The soap b-ag I 0 is formed of open rnesh material such as netting having threads or Vstrands Il of suitable material such as cotton, paper, nylon or other material used for mak-ing threads or cords. The material `of the threads IlA is coated with rubber-like material 'such as natural or synthetic rubber' or 'rubber-like plastic. This coating protects the threads by resisting the entrance of water or grease andprolongs the life of the threads. It also friakes it smooth to the touch, and impervious to the soap itself so that the threads will not become slimy. The threads I'I of the open mesh material are coated with the rubber-like material either in the sheet form before the material'iscut into strips, or the entire bagmay be coated in Vthis manner at any stage of `its manufacture.,` i l i The Awalls II and I 2v are secured tov one anotheralong inwardly turned seams I 8 and I9, the seams IBand I9 being of four thicknesses in the upper portion of the bag where the side edges 20 and 2| of the turned over' ap's I3 and I4 are combined with the seams. The seams I8 and I9 are preferably stitched together and then sealed by a suitable sealingcompound, such as the rubber-like material previously mentioned.

In the manufacture of the soap bag IB, an elongated rectangular strip of mesh material such as netting is cut of sufficient length to provide a bag of the desired depth and with the flaps I3 and I4 of the desired width. In other Words, the length of the strip -would be approximately equal to the combined heights of the side walls II and I2 (Figure 3) increased by the combined depths of the flaps I3 and I4. The opposite end portions of the strip are bent over and back upon the strip in the same direction, as shown in Figure 3, at the bending lines 22 and 23 respectively. With the flaps thus bent over, upon the strip, the strip itself is bent at its midportion along the 3 bending lines 24 to bring the side edges of the side walls II and I2 together.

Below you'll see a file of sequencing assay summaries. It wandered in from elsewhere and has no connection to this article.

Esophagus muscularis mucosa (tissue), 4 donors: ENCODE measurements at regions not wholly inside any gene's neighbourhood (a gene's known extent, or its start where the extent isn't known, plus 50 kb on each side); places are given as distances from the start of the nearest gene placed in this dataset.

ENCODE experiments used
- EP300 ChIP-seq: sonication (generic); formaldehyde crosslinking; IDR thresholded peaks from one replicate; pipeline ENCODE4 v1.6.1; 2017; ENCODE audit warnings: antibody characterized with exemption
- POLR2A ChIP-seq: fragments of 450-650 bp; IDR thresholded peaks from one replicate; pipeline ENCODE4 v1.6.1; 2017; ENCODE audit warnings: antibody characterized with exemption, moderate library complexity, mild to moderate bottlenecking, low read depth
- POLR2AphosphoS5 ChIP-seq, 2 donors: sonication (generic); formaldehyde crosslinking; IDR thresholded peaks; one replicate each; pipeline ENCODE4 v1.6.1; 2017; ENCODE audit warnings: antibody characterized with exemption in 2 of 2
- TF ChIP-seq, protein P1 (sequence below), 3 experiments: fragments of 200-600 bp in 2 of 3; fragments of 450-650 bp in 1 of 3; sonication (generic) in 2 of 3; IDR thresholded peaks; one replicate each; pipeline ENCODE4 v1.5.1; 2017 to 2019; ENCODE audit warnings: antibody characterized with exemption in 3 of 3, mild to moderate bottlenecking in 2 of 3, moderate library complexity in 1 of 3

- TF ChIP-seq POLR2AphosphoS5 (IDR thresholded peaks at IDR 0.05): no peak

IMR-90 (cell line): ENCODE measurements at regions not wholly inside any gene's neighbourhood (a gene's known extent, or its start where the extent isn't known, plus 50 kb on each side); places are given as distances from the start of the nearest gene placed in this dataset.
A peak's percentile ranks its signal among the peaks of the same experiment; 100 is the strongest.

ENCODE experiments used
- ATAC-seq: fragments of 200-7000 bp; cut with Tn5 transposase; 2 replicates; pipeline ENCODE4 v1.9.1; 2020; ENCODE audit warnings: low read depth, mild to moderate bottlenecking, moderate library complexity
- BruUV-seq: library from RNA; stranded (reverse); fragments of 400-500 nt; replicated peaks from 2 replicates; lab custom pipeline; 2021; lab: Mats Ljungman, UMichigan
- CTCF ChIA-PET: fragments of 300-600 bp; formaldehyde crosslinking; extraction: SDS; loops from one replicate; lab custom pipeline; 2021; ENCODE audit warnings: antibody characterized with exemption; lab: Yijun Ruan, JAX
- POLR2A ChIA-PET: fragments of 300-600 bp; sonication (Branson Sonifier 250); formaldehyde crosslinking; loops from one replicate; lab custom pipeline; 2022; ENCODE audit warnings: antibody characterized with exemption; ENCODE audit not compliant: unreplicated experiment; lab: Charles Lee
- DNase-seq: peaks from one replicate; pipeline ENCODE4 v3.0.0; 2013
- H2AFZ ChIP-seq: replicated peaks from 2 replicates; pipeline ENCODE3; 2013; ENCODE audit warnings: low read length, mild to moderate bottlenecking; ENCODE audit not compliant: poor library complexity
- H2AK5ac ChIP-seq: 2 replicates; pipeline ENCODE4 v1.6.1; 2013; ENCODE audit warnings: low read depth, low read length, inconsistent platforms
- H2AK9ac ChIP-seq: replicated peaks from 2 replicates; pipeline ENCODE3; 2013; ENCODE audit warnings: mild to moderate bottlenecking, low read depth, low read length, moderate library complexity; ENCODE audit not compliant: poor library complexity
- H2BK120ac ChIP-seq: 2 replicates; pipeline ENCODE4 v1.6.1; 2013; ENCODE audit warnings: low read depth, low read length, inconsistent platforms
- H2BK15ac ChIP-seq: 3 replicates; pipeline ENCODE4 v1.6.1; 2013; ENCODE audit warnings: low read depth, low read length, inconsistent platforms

These side edges are then preferably stitched together and the seams sealed by means of a sealing compound such as natural or synthetic rubber or rubber-like plastic, the sealing compound extending laterally to the desired width of the seam, for example, one quarter inch. The bag is now inside out with the seams projecting outward, hence it is next turned outside in to cause the seams to be on the inside of the bag facing inward as shown in Figure 2.

The diagrammatic perspective view in Figure 4 shows the bag after the iiaps I3 and Y,I4 have been folded over, but before the side edges have been united and the bag turned outside in to place the seams I8 and I9 on the inside as shown in Figure 2. After this has been done, "the is ready for the insertion of the soap S. f

In the use of the soap bag I of this invention, let it be assumed that the mouth I` of the bag is open, as shown in Figures 1, 2 and 3;and 5. The soap S, if in the form of a cake or the pieces thereof, are inserted through the mouth I5 of the bag and pushed down vinto the chamber I6 in the interior thereof. The lower edge 25 of the retention iiap I3 is then pulled upward over the top of the cake of soap S or over the pieces thereof until these lie within the space-26 (Figure 5) and the retention flap I3 overlies the soap S. The user now grasps the lower edge 2'I of the closure flap I 4 (Figures 3 and 5) and pulls the ap I4 inside out over the mouth I5 of the bag, causing it to assume the position of Figure 6 overlying and engaging the forward wall II of the bag. The soap S is now `doubly retained or trapped inthe bag by the flaps I3 and I4.